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Why Companies Can’t Ignore Carbon Footprint Outside Operations

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Posted August 19, 2016

More than two-thirds of a company’s total greenhouse gas emissions could occur outside its direct operations with consumer end having a significant impact on energy consumption.

Carbon capturing and storage has potential of significantly reducing human-caused air pollution. Image credit: Uwe Hermann via Wikimedia, CC BY-SA 2.5

Image credit: Uwe Hermann via Wikimedia, CC BY-SA 2.5

While increasing focus on carbon footprint reduction is providing corporates with tangible results in terms of energy cost savings, most of them are addressing their own carbon emissions and don’t consider green opportunities outside their operations. The actual reward could be much larger for companies if they looked at their indirect carbon emissions as well—according to Hugh Jones, managing director, Business Advice, Carbon Trust. These indirect emissions (to the environment) could range from the development of a product or service through to supply chain, logistics, sales and distribution, and customer usage.

Surprisingly, indirect emissions are one of the most significant contributors to a company’s carbon footprint. British pharmaceutical company GlaxoSmithKline, for example, discovered that 80 per cent of its overall carbon footprint came from indirect emissions and 40 per cent of this was from consumer end use. US-based food company General Mills too has found that almost two-thirds of its total greenhouse gas emissions occur beyond its direct operations.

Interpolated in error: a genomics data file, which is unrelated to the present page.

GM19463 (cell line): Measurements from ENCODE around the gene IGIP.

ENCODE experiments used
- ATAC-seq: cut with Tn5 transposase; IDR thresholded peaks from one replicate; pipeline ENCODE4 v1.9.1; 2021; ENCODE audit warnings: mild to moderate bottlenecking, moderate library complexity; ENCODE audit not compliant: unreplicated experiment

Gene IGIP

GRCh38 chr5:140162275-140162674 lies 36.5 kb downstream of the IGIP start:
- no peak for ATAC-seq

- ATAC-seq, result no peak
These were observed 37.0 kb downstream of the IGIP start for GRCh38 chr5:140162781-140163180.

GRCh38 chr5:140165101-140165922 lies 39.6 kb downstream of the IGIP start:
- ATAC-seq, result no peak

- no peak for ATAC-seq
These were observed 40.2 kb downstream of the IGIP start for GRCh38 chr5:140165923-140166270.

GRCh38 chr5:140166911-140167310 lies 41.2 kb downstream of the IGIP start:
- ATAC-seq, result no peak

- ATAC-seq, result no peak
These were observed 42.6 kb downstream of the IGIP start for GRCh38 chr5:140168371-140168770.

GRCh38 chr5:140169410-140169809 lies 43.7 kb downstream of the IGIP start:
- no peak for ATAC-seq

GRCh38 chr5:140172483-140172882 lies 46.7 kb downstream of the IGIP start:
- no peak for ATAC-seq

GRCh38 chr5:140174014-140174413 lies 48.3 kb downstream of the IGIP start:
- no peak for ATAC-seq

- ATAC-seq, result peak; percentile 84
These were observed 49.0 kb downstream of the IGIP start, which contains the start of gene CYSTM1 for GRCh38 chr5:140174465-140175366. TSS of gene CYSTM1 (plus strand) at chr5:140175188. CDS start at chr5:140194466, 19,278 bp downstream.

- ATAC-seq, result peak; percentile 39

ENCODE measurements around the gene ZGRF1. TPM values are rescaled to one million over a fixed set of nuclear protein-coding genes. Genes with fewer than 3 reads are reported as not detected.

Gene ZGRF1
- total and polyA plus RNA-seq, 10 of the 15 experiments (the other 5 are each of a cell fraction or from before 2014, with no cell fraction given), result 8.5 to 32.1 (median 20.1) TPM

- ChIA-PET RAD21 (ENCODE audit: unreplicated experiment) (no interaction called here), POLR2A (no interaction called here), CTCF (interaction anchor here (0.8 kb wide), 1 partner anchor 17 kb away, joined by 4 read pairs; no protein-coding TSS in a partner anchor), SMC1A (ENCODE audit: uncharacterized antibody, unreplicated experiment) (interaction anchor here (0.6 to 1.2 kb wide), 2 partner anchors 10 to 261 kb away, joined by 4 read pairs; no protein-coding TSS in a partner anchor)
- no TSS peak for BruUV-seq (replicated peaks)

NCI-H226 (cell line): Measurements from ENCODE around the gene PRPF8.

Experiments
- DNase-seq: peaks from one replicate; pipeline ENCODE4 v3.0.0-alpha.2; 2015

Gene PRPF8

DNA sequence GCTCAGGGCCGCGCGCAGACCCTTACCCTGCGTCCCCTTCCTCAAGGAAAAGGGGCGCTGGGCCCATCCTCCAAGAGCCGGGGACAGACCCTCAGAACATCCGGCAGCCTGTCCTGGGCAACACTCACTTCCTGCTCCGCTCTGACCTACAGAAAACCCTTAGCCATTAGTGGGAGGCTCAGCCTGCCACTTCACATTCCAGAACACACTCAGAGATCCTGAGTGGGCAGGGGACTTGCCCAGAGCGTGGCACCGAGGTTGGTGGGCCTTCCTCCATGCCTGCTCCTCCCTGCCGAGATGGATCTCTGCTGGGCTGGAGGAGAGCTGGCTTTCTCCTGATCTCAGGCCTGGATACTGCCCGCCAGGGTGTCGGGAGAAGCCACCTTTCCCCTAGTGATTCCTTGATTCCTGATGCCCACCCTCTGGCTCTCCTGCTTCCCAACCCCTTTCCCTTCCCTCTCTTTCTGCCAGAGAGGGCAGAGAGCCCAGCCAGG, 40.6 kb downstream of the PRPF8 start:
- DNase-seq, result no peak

While companies can work with suppliers, distributors and other industry partners to reduce their carbon emissions, they can explore opportunities at consumer end as well. In fact, companies can reduce the carbon footprint of their supply chains and improve customer satisfaction by giving consumers information and tools to make green choices, according to a research conducted by the Energy Department’s National Renewable Energy Laboratory (NREL) and published in the Proceedings of the National Academy of Sciences.

The findings are drawn from a series of experiments designed to measure consumer preference of various approaches to making more environment-friendly purchase decisions in online transactions. Researchers looked at methods of presenting carbon footprint information–a practice commonly referred to as eco-labeling. The research team also looked at the impact of offering consumers the option to add carbon offsets to their bills. The experiments focused on four sectors: online retailing, ride sharing, video streaming and short-term lodging.

“Consumers who wish to reduce greenhouse gas emissions embodied in their purchase decisions can be stymied by lack of reliable and accessible information,” NREL’s Steven Isley, the lead author of the report said. “Our experiments indicated that by taking simple steps to gather and share emissions data at the point of purchase—and offering greener alternatives—vendors can increase the likelihood that consumers will make greener choices. We also saw indicators that providing such options can increase satisfaction of green-minded consumers.”

“Our findings indicate that the ways in which we design, deliver, and optimize consumer services can have a major impact on our energy consumption in the 21st century, and that is in part due to the vast scale of the consumer services sector,” said Doug Arent, who leads the area of work for NREL and is executive director of the Joint Institute for Strategic Energy Analysis.

Written by Uma Gupta, Contributing Author for Technology.Org

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